Unusual application of state law seals access to court records
NEW YORK–A city court in upstate New York is denying a reporter access to court records, purportedly under state laws that provide for the sealing of certain records related to arrests that do not lead to criminal conviction.
Since last summer, Ron Churchill, who covers the Corning City Court for The Leader, has been denied access to the court records of defendants who are either acquitted or convicted of “noncriminal” charges. In a letter to Churchill dated January 10, 1997, Judge David Kahl stated that the court records he sought were sealed under state sealing laws and not available to the public.
State laws provide for the sealing of any police photographs or fingerprints taken pursuant to an arrest where the charges terminate in the defendant’s favor or result in certain noncriminal offenses such as disorderly conduct. According to the law, copies of the records on file with any police department, law enforcement agency or the state criminal justice division should also be sealed.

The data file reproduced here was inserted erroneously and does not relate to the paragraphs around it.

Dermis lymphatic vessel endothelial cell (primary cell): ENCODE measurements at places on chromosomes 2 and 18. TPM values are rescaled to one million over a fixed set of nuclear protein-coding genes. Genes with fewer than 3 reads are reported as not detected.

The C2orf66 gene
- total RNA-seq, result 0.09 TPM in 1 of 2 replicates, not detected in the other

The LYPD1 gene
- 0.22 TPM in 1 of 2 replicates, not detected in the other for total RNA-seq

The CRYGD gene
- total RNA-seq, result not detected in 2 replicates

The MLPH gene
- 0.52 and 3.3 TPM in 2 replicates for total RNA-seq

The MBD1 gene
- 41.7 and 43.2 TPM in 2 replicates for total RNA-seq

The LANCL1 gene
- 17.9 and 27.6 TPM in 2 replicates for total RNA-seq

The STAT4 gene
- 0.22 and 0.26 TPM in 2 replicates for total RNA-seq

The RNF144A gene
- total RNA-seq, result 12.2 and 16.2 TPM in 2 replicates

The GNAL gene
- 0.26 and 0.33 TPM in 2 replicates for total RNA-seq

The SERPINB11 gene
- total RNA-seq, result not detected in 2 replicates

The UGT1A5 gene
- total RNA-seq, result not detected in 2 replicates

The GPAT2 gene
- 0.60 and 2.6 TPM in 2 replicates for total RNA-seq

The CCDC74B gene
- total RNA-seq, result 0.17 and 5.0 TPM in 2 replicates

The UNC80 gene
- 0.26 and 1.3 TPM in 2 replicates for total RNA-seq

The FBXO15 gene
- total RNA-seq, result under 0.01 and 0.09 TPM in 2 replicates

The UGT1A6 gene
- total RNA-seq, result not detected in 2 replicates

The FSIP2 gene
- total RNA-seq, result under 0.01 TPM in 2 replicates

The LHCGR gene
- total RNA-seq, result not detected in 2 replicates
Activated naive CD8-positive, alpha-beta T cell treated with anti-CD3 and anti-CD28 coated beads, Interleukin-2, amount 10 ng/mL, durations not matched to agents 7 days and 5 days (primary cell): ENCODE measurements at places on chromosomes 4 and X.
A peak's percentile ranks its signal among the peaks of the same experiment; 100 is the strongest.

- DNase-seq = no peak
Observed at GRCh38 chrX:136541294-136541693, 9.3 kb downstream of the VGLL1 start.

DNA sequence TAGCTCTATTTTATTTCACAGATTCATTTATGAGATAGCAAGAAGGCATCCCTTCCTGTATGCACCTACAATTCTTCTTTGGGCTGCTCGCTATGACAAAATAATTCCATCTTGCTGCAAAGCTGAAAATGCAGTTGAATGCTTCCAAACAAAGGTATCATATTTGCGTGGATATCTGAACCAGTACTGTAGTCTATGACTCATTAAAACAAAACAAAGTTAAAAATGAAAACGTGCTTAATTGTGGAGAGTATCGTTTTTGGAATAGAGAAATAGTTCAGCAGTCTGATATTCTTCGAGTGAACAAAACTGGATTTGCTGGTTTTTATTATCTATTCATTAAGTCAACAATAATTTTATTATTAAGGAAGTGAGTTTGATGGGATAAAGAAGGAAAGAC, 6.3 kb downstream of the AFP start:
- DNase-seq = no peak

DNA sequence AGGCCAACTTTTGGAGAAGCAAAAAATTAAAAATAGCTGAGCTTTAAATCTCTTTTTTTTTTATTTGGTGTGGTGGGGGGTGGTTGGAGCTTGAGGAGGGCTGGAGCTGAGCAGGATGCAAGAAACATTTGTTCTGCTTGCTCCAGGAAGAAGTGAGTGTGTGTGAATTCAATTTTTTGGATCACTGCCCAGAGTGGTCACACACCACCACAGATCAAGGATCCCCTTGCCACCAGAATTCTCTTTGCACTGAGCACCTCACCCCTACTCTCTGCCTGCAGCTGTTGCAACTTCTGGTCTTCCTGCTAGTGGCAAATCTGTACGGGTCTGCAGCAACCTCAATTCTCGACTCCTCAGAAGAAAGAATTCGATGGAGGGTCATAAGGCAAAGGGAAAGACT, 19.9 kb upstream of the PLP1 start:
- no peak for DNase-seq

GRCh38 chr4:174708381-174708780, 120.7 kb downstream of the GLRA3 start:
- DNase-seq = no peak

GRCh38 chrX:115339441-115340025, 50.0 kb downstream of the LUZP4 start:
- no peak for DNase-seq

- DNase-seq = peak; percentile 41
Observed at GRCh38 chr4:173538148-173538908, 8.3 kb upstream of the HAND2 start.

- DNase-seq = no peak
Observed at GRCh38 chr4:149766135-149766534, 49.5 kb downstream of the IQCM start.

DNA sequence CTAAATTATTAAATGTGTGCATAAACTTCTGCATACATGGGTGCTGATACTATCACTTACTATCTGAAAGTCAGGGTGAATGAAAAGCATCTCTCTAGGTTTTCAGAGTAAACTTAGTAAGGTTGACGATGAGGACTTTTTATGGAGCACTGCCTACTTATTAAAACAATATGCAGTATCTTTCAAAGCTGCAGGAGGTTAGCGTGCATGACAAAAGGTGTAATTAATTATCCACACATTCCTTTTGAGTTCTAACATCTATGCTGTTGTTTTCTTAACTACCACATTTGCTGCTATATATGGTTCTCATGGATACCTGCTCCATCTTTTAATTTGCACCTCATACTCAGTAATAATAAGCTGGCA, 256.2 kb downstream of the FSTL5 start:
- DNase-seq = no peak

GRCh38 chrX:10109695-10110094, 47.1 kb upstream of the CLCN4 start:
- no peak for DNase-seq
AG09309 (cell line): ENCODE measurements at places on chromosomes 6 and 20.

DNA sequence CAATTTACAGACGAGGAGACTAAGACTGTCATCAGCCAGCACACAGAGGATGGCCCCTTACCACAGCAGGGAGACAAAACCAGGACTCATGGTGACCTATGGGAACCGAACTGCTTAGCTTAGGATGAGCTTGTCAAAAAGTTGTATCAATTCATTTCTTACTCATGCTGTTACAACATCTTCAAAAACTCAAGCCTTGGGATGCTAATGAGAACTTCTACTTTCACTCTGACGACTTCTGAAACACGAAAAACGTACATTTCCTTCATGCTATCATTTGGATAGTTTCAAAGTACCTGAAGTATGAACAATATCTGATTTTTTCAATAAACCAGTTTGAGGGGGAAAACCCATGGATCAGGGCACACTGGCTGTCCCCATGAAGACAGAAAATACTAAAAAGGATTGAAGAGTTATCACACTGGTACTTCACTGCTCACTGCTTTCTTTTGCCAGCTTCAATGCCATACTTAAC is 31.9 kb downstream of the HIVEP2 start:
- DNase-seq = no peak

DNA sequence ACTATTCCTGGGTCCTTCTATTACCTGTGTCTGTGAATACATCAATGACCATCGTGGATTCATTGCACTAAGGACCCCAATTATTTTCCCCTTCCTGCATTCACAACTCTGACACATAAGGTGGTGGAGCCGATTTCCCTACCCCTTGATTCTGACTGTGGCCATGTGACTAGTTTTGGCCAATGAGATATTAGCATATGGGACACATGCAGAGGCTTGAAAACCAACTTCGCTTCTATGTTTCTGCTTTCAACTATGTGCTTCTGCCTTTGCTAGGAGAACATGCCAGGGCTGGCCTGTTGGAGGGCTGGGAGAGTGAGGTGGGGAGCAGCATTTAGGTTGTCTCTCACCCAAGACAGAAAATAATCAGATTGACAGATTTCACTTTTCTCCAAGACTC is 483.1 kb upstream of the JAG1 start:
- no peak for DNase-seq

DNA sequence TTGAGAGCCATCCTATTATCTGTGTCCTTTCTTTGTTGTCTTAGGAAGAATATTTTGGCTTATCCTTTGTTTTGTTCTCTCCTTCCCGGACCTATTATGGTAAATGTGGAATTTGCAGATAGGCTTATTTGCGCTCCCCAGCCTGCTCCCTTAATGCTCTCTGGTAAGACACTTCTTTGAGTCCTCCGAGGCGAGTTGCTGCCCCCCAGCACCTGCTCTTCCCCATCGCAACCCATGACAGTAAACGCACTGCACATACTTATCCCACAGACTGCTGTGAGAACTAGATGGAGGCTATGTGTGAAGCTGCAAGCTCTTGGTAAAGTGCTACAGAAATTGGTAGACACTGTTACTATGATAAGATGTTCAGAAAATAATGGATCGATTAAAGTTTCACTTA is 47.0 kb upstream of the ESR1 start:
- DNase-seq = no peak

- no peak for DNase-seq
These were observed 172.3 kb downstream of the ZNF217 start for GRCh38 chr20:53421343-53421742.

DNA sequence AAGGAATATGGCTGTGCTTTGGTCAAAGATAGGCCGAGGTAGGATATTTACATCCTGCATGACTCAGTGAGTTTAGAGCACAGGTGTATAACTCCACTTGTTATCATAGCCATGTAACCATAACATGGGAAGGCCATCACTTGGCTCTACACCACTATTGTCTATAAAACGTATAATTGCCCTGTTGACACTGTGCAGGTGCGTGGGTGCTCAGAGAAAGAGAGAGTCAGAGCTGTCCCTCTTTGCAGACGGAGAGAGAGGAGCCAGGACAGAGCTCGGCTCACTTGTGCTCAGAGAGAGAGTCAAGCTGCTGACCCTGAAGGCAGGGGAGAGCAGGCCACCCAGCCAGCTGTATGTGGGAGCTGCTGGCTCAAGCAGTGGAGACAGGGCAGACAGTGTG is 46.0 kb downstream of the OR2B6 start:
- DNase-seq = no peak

The statute directs the court clerk to notify the other agencies about the favorable disposition of the case, but is silent about court records. Explanatory commentary accompanying the statute indicates that court documents are not included in the records that the legislature intended to be sealed.
However, in a letter appearing in the February 13, 1997 edition of The Leader, Acting Judge Robert Cole Jr. states that the statute applies to court records and mandates the sealing of such records.
The statute provides that the district attorney can prevent the sealing if he or she can demonstrate to the judge that the interests of justice require that the records remain open. The legislature enacted the statutes to remove any stigma flowing from an accusation of criminal conduct that terminated in favor of the accused. (N.Y. CPL Secs. 160.50, .55)